Food and emotions share a powerful connection; something I think is true no matter what your relationship with what you eat. Good or bad, we all have memories connected to food. Whether it is the taste, smell or texture or even just the site of it, food is an unavoidable part of everyday life. Those memories and emotions can sometimes be so deeply implanted that it can be hard to convince the logical brain otherwise. This is true for me when it comes to the taste of hummus. Not much of a surprise given my Jewish American roots, but I have always loved hummus. I can remember eating it for the first time in Hebrew school; dolloped in a pita bread filled with falafel and cucumbers. The lesson was on Israeli food and culture so this seemed like a good way to engage an otherwise ambivalent audience of ten-year-olds. It worked like a charm. I was hooked.
All through college, I fed myself and paid my rent by working at a local Lebanese restaurant, slinging hummus, babaganoush and a variety of fava bean-filled dishes amongst others. I practically subsisted on chickpeas, tahini, olive oil, and pita bread; cheap enough to be within my studenty-price range and healthy enough it worked to cancel out some of the ten-cent ramen noodles packets I also lived on.
This is all to say that hummus became one of my staple foods. Something I didn’t think about or question. It wasn’t until our second daughter began the weaning process that this food relationship changed dramatically; discovering purely by accident one terrifying evening that Isla was allergic to sesame.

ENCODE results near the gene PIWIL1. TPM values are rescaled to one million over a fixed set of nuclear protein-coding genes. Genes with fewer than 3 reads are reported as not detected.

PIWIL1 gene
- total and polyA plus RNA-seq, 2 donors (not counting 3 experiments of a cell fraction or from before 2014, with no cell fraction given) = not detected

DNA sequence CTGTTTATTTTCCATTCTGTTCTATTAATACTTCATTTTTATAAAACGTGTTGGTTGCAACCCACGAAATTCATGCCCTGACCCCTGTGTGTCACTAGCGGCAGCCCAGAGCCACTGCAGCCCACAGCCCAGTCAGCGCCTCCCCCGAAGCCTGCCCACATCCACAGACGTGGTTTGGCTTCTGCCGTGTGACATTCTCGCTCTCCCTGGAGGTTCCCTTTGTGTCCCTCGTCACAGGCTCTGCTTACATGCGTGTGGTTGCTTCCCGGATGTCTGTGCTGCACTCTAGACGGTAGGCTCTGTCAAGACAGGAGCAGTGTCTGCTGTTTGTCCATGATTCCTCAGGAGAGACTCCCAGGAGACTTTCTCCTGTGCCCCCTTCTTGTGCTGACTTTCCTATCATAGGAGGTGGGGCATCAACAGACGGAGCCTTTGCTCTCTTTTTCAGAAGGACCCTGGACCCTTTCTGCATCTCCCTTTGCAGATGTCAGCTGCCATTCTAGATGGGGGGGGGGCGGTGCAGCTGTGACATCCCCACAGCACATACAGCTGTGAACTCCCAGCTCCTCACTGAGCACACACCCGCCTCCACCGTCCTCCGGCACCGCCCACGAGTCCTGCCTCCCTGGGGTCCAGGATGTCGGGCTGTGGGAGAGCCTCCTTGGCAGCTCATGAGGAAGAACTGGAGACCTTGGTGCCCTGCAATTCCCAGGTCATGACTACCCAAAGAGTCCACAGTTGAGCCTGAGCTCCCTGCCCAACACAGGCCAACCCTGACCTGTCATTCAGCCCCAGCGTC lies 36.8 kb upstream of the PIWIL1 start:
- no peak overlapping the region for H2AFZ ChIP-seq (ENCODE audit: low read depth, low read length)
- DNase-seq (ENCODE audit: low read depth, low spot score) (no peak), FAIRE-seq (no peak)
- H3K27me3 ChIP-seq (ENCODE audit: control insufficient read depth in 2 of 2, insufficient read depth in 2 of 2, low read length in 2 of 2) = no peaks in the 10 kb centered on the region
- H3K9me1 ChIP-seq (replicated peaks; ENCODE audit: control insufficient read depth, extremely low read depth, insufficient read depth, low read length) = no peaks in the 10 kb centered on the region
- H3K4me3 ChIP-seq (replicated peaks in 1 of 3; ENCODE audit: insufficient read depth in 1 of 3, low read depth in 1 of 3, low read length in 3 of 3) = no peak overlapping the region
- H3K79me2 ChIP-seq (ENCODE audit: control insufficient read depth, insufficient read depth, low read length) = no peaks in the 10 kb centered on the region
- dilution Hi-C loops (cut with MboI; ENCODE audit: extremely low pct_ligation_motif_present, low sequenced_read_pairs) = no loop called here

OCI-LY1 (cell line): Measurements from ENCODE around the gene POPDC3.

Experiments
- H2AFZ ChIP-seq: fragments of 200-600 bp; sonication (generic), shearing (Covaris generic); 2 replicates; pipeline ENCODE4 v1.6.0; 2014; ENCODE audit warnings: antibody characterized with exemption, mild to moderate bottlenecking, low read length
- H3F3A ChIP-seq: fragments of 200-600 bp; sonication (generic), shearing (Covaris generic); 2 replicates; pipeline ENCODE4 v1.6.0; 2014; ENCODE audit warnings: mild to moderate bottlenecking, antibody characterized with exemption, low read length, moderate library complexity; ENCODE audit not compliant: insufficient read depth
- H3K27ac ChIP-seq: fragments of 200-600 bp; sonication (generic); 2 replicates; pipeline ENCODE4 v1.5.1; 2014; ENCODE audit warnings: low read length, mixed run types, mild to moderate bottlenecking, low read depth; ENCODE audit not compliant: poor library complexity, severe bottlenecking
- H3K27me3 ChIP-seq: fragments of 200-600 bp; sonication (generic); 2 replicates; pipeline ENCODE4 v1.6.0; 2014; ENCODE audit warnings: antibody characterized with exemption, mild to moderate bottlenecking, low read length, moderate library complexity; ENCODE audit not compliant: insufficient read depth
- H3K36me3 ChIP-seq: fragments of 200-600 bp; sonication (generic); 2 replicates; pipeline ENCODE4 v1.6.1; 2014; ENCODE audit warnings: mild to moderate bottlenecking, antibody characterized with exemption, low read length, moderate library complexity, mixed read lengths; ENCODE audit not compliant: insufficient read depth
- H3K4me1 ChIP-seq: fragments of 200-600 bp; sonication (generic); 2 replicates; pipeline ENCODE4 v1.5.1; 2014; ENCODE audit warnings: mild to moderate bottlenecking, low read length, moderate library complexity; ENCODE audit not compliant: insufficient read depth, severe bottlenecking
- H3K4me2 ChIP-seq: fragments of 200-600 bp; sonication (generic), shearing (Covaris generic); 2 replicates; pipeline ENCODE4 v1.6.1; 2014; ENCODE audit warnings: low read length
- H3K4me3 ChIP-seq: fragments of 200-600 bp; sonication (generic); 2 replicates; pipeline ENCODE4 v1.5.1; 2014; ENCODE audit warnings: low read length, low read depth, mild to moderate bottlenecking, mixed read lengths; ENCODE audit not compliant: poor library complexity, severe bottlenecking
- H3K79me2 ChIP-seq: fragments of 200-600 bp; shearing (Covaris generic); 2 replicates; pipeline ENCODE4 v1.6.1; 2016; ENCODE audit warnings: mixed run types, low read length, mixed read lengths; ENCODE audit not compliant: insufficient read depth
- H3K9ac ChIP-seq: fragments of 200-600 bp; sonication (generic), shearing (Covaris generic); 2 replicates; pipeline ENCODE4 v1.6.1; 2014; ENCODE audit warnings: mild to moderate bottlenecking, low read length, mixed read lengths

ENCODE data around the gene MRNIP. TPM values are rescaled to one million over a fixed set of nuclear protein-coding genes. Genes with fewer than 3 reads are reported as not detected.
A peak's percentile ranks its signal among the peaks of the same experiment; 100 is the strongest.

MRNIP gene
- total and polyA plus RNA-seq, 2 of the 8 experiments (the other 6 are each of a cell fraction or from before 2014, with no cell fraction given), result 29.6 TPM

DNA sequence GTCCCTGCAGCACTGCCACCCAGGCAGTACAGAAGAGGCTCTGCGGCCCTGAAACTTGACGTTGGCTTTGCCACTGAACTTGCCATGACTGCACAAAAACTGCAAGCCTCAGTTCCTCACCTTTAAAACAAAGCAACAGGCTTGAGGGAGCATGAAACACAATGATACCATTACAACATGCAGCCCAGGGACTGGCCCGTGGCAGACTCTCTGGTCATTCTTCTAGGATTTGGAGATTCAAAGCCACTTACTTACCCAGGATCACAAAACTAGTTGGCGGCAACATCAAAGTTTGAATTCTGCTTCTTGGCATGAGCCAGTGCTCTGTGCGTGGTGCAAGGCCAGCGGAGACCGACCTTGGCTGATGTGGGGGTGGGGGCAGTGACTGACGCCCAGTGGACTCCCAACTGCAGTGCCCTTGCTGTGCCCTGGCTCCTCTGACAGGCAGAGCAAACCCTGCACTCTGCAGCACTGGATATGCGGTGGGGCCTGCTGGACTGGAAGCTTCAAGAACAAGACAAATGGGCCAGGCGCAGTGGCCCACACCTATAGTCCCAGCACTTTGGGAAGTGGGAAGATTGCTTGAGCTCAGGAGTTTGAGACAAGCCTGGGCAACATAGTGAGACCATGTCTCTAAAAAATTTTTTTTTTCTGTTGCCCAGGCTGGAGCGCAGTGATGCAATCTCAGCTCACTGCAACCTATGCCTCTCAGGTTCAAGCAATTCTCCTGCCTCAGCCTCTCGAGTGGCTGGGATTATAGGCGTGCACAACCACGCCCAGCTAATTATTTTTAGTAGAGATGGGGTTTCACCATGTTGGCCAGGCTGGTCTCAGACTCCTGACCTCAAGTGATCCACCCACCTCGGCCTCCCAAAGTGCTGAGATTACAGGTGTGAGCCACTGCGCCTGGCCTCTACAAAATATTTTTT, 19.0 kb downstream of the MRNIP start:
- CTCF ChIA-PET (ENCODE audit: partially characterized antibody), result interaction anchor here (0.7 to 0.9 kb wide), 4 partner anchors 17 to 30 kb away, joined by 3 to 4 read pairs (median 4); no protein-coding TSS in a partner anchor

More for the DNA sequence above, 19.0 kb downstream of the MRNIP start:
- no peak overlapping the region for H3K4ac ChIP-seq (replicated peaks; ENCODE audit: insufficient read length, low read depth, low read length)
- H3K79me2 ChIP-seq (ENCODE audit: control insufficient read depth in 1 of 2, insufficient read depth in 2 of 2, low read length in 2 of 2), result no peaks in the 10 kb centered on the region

From then on, not only did I begin to notice how prevalent sesame is in some of my favourite cuisines (widely used throughout a variety of Middle Eastern and Asian foods) but I became unable to enjoy the actual taste of hummus. It stirred up the overwhelming feelings of anxiety and helplessness that I had whilst watching my six-month-old break out into hives and begin to wheeze. The taste memory now bonded to emotional memory.
It has taken years to be able to disassociate those feelings with my once-staple food. Even now I won’t eat hummus in her presence, and I feel the urgent need to wash my hands, rinse out my mouth or clean the table with clinical precision when I do have it (either eating out or when she’s at school).
I have also spent quite some time attempting to make a sesame-free version of hummus that could allow us to reintroduce the food back into the family diet. Most of the time I tried, it was clear something was missing, and though safe to eat, it was a letdown. Tahini is a hard flavour to replicate. That is until this last version, which tasted so similar to traditional hummus that I actually panicked, despite all of the logic telling me we kept no sesame in the house and I knew exactly what went into the dish. I guess that means it’s a keeper!